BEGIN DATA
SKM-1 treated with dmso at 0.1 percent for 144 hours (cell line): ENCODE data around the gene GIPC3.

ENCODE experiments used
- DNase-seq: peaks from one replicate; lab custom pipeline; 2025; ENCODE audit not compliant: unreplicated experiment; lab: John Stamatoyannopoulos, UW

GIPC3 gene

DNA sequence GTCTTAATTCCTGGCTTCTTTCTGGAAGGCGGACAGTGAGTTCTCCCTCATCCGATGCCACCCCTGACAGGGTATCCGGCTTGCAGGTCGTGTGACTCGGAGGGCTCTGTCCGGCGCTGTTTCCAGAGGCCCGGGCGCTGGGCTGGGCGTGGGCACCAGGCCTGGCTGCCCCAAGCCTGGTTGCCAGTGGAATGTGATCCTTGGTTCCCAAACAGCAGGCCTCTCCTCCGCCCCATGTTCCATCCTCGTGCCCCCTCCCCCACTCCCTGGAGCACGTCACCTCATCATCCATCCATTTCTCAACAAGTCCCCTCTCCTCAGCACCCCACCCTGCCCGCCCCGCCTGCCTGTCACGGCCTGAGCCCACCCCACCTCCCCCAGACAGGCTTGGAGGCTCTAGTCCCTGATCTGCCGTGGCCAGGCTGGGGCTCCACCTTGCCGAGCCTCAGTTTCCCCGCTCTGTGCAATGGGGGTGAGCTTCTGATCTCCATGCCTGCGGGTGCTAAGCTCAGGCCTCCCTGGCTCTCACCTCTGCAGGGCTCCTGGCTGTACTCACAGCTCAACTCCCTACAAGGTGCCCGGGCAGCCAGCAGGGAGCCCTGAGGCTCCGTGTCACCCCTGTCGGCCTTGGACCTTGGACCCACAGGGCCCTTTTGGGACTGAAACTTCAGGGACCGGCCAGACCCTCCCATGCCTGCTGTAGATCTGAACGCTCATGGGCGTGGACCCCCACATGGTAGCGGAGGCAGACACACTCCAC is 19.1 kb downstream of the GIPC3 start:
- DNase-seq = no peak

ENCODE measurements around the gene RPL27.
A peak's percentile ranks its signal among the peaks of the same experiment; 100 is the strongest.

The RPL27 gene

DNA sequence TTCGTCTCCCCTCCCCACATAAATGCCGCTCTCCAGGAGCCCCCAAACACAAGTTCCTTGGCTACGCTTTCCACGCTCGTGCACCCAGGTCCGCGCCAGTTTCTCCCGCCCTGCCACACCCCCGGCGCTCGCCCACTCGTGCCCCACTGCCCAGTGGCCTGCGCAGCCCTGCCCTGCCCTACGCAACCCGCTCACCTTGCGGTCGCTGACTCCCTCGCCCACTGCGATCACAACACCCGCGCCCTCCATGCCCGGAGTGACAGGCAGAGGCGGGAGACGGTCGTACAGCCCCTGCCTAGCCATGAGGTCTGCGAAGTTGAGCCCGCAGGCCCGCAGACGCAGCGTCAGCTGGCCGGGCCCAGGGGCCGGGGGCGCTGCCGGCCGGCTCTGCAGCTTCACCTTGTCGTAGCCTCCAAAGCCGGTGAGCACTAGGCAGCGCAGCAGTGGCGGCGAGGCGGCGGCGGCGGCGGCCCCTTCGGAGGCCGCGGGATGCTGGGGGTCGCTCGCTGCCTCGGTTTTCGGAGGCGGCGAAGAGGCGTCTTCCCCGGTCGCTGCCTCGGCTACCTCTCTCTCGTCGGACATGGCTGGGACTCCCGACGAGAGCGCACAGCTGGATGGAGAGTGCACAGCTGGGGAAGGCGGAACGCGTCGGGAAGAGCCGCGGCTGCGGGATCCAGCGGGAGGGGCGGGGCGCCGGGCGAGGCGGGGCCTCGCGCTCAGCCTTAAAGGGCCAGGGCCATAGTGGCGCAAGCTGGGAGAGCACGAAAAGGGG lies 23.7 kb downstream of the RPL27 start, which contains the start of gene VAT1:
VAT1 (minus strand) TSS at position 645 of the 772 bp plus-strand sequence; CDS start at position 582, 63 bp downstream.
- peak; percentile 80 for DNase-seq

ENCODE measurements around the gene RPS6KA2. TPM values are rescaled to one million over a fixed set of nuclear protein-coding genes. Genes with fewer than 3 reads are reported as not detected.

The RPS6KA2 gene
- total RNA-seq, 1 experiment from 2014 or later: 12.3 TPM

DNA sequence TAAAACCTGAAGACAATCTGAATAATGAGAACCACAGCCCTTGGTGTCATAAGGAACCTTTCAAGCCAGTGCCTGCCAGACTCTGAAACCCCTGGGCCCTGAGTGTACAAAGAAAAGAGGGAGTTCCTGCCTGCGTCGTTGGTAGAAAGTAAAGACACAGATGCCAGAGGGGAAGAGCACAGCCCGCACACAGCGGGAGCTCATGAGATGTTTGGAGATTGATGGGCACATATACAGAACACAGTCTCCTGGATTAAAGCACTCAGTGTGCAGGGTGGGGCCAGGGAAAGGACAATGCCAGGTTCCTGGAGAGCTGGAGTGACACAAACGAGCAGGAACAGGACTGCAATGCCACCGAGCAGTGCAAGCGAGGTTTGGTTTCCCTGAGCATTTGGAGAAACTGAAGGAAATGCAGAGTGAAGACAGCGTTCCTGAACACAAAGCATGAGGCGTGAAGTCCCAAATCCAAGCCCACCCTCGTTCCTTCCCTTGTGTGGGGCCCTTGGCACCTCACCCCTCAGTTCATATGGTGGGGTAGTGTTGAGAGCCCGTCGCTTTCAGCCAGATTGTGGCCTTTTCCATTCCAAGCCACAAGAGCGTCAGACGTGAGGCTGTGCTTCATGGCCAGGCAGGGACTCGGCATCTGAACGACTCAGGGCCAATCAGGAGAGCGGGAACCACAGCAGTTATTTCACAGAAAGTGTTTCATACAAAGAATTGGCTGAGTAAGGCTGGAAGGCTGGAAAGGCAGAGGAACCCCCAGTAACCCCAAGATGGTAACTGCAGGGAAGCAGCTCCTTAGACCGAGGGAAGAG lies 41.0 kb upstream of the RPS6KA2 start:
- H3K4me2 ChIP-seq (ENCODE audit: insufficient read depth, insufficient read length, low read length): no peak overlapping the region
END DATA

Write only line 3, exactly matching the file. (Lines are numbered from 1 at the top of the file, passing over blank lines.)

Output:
- DNase-seq: peaks from one replicate; lab custom pipeline; 2025; ENCODE audit not compliant: unreplicated experiment; lab: John Stamatoyannopoulos, UW